Gold-Eye Lichen

Gold-eye lichen (Teloschistes chrysopthalmus), surrounded by star rosette lichens on a tree
Scientific Name
Teloschistes chrysopthalmus
Teloschistaceae (a lichen family)

Gold-eye lichen typically grows on twigs and small branches in full sun. Its branching lobes all arise from a central point, giving it a tufted appearance. The branches are round in cross-section. The thallus (main body of the lichen) may be grayish green, but it may also be yellow, especially near the disk-shaped fruiting structures. These apothecia disks are bright orange or yellow, and they are usually surrounded by a thin rim the color of the thallus, often with bristles radiating outward from the rim like eyelashes.

This is a very attractive lichen, even though each tuft may only be about half an inch high.

Like other fruticose (shrubby) lichens, gold-eye lichen is three-dimensional instead of having flattened leafy or crusty forms. Other fruticose lichens may look quite different, but they all lack a distinctive top, middle, and lower layer, since they are like little shrubs or trees.

A lichen is an organism that results when a fungus species and an algae species join together. Although the relationship between the fungi and algae is quite intimate and integrated, the lichen that is formed does not much resemble either of the components. Learn more about lichens on their group page.

Similar species: Gold-eye lichen is really quite unique. Counting the color, growth form, habitat, and size, there are no close lookalikes in Missouri.

  • Beard lichens (Usnea spp.) also grow in tufts on tree branches, and they, too, have branches that are round in cross-section, but they are grayish green and not yellow or yellowish. Their disk-shaped fruiting structures are about the same color as the gray-green thallus (not bright orange).
  • Two species of twig lichens, or strap lichens (Ramalina spp.), are recorded for Missouri. At a glance, these look more like beard lichens than they do golden-eye, since they grow in shrubby gray-green tufts. Unlike beard lichens and golden eye, however, ramalinas have flattened, straplike branches.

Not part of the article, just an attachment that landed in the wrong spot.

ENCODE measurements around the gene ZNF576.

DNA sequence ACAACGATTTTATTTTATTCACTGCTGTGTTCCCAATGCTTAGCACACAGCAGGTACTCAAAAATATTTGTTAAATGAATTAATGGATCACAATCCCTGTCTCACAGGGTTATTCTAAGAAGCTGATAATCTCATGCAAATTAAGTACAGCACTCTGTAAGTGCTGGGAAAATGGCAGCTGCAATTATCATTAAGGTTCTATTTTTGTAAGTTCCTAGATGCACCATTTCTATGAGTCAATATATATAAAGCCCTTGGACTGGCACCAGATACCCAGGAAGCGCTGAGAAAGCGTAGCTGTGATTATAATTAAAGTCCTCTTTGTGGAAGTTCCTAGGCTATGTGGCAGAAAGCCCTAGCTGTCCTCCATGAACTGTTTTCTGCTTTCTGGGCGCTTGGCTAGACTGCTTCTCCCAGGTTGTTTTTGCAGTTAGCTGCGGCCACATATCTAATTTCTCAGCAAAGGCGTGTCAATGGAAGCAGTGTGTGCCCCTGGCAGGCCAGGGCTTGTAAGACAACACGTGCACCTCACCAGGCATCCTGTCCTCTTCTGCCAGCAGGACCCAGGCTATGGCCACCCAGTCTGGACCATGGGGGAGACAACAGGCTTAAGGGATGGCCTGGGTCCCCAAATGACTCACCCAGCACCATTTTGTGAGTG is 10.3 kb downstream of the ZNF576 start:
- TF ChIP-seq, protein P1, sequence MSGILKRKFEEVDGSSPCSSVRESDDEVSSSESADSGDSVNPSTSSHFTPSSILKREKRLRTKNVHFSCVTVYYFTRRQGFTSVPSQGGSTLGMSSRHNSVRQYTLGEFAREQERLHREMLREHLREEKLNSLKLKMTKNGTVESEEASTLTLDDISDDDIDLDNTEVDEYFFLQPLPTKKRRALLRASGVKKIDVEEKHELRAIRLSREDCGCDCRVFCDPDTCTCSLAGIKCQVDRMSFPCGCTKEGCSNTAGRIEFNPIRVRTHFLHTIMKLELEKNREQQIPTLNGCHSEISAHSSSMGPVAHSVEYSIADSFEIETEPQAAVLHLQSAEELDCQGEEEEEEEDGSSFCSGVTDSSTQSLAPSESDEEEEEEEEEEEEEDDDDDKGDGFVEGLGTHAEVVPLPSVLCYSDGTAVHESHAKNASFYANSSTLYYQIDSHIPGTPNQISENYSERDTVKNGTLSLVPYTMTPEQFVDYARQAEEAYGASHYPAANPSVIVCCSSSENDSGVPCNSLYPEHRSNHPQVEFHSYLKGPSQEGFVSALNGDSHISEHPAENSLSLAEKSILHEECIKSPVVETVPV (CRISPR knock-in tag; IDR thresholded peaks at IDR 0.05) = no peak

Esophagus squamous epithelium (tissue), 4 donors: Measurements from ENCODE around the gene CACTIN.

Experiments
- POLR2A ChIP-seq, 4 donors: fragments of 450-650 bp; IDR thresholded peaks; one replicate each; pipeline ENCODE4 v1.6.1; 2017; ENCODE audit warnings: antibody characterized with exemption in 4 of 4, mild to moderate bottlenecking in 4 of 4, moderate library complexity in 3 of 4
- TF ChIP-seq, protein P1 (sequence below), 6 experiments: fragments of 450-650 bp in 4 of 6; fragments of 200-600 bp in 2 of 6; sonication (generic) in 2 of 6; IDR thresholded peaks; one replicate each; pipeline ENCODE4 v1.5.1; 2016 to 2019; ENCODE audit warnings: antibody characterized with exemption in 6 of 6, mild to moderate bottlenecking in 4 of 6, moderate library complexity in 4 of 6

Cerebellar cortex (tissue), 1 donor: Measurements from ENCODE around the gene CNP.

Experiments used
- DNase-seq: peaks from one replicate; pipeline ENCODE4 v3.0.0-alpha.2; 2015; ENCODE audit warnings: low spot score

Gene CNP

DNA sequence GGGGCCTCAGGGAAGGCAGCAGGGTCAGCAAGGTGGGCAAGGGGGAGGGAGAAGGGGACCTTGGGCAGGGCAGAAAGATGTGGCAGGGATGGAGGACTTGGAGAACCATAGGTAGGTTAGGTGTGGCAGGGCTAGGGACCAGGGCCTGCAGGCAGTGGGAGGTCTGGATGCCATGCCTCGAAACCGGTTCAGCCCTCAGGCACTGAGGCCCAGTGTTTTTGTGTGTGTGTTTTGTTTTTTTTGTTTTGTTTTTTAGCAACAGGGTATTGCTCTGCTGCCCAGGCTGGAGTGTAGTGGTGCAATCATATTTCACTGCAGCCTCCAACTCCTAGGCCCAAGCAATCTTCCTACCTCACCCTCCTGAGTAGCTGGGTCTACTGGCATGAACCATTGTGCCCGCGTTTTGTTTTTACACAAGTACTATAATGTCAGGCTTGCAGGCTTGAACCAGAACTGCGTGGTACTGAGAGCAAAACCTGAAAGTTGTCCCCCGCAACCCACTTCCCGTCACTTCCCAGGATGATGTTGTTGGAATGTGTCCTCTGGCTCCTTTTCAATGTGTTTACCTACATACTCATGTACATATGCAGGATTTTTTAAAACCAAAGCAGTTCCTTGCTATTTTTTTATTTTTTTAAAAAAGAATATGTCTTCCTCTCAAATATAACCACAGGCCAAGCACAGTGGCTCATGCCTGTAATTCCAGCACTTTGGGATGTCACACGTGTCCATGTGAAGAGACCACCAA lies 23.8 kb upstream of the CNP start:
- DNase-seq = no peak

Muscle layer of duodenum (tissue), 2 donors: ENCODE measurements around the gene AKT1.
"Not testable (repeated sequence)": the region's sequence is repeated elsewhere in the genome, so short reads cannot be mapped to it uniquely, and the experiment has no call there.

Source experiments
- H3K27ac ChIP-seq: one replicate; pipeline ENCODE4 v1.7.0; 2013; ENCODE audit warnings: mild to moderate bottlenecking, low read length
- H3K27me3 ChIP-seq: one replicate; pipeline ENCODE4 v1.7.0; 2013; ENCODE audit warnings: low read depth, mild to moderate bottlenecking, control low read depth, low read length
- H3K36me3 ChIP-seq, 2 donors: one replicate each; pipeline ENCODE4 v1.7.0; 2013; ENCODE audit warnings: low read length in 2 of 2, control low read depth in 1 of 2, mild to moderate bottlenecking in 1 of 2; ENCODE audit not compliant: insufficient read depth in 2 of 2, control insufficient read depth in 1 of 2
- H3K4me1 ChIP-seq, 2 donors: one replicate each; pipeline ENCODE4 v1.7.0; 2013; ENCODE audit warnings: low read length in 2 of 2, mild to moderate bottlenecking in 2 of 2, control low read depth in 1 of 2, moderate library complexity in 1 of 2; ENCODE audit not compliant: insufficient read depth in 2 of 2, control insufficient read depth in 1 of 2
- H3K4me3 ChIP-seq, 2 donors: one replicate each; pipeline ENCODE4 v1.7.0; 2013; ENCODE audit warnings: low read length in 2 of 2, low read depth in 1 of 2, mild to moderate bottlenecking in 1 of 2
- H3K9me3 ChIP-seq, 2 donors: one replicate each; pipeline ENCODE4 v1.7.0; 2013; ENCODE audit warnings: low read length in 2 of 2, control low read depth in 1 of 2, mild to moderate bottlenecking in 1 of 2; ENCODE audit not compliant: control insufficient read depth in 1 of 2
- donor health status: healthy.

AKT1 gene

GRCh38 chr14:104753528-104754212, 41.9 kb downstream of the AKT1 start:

Other Common Names
Golden-Eye Lichen

Height: to about 1 inch, maximum. Most tufts are only about ½ inch high and wide. They rarely grow in clusters or colonies.

Where To Find


This species is usually only found on twigs and small branches of trees, though you may also find it on trunks. It prefers sunny, open habitats. Usually, you will find only a single cluster at a time. It often occurs alongside other types of lichens on branches. Because it is found mostly in open, sunny habitats, it can be rare in regions dominated by forested habitat.

If you are wanting to see this species, make sure you inspect recently fallen branches in the woods; it's easier than climbing a tree! Also, look for it on small trees in cemeteries.

This is one of the many fruticose lichens that are sensitive to air pollution. Fruticose lichens are some of the first to disappear when a natural habitat is disrupted.

Common but frequently overlooked due to its small size.

This is one of our prettiest lichens, but since each tuft is usually only about a half inch wide, you will have to look carefully to find this species. Fortunately, lichen hunting is a fun thing to do! Look on the branches of smallish trees near open areas, including the edges of fields and even in cemeteries. Also look for it on lichen-covered branches that have fallen to the ground. Use a hand lens, or use your camera to take a closeup, then zoom in on the image.

Because lichens, with their soft, absorbent tissues, are extremely sensitive to air pollution, they are good indicators of air quality. Scientists use them as sentinels of environmental health.

The species name, chrysopthalmus, means "golden-eye."

Lisa Potter Thomas and James R. Jackson, authors of a 1985 field guide to Missouri's mosses, liverworts, and lichens, described this colorful species as resembling “a clown’s bouquet of orange lollipops.”

Some species of flying squirrels build nests out of fruticose lichens. Several types of birds use pieces of lichens to camouflage the outsides of their nests. We’d love to see a photo of a bright yellow gold-eye lichen included among the greenish lichens stuck to a hummingbird nest.

Gold-eye lichen often grows amid star rosette lichen (Physcia stellaris), which is another common, small lichen that usually grows on tree branches. Because star rosette lichen is a foliose lichen and grows rather flat against the bark, the fruticose gold-eye lichen rises above it, like a shrub rises above patio pavers.

Because many lichens provide cover for several types of insects, insect-eating animals often focus their hunting on lichen-covered places on trim limbs and trunks. Birds that forage for insects among lichens include nuthatches, the brown creeper, chickadees, titmice, woodpeckers, and numerous vireos and warblers. Other animals that look for insect prey among lichens include several types of spiders and the larvae of green lacewings.

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Similar Species
About Mosses, Liverworts, and Lichens in Missouri

Mosses, liverworts, hornworts, and lichens seem rather similar, but these organisms are in very different groups. Mosses, liverworts, and hornworts are small, low plants usually found in damp habitats. Unlike more familiar plants, they lack veinlike structures and do not produce flowers or seeds — instead, they produce spores. Meanwhile, lichens are not plants at all: they are a collection of different fungi that have photosynthetic algae living within their tissues.

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